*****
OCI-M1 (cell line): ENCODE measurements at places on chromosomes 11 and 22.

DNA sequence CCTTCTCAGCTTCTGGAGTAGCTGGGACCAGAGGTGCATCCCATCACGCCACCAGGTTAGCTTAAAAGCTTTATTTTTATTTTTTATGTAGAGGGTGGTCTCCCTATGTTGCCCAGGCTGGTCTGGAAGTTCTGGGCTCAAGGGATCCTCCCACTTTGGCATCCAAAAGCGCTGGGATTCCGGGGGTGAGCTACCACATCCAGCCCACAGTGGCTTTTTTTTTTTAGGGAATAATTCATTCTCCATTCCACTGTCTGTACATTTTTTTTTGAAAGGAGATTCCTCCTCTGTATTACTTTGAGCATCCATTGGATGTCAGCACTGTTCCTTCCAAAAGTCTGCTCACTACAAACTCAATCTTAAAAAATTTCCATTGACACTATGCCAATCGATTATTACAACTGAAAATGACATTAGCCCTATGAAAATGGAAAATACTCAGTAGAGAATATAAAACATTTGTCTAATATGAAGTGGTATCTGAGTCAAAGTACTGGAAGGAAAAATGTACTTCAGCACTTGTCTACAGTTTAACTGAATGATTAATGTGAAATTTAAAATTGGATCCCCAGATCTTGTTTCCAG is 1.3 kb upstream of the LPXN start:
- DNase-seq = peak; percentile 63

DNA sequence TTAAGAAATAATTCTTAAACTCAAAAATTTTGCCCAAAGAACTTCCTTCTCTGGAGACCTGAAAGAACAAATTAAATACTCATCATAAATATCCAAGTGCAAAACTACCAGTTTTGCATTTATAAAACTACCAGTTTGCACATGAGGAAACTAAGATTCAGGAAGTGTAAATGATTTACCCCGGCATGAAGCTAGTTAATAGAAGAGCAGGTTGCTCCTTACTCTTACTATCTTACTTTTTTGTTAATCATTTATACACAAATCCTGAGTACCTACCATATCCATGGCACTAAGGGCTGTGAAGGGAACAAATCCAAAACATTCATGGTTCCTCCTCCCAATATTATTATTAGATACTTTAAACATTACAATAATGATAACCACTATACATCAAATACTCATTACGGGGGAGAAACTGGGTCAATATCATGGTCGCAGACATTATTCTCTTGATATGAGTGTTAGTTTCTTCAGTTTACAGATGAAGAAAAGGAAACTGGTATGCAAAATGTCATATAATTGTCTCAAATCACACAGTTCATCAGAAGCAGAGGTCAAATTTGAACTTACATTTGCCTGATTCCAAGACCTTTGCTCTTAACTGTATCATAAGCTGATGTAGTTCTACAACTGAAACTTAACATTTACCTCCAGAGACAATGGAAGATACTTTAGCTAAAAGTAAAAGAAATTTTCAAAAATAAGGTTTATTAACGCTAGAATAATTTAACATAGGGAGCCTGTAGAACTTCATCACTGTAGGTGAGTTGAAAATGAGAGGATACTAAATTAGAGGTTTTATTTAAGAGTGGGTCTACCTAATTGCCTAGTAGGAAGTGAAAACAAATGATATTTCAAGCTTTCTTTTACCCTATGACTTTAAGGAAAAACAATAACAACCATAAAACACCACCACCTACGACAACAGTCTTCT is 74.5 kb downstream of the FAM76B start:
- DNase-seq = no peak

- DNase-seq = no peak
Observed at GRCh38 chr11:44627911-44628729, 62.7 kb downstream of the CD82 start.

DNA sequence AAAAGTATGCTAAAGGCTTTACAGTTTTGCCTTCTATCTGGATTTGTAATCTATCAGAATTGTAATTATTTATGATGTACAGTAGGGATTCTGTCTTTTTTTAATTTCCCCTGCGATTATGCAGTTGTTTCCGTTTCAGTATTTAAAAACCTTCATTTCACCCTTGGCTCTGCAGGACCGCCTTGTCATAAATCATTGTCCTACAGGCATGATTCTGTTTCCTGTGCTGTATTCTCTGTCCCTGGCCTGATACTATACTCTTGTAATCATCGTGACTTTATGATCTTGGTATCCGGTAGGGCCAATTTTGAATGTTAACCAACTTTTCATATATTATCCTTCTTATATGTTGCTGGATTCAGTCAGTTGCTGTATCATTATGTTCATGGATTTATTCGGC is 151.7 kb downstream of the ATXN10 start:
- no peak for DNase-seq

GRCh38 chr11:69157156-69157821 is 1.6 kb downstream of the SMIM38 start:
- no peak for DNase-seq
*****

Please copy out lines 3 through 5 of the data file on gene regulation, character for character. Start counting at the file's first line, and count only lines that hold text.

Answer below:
- DNase-seq = peak; percentile 63

DNA sequence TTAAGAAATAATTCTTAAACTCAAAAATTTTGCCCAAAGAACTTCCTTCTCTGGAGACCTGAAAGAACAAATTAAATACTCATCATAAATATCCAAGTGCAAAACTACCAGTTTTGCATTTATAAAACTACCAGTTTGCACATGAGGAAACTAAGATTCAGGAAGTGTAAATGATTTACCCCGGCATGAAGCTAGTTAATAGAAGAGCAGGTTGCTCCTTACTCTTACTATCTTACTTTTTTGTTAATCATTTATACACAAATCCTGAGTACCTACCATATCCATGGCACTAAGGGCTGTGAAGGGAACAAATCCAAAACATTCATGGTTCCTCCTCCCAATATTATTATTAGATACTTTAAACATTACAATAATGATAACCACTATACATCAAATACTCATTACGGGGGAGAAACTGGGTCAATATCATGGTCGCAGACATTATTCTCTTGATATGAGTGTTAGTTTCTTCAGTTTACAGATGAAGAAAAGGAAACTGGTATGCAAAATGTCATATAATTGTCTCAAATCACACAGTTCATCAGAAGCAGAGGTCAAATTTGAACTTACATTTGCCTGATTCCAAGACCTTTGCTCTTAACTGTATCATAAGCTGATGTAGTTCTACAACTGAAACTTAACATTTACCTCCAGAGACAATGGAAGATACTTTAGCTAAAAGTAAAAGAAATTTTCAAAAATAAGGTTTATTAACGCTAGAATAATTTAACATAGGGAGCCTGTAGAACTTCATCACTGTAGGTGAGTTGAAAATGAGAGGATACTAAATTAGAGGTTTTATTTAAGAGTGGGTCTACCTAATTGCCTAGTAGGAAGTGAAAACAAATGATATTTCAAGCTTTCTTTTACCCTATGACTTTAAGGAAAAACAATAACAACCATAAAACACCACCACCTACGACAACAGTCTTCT is 74.5 kb downstream of the FAM76B start:
- DNase-seq = no peak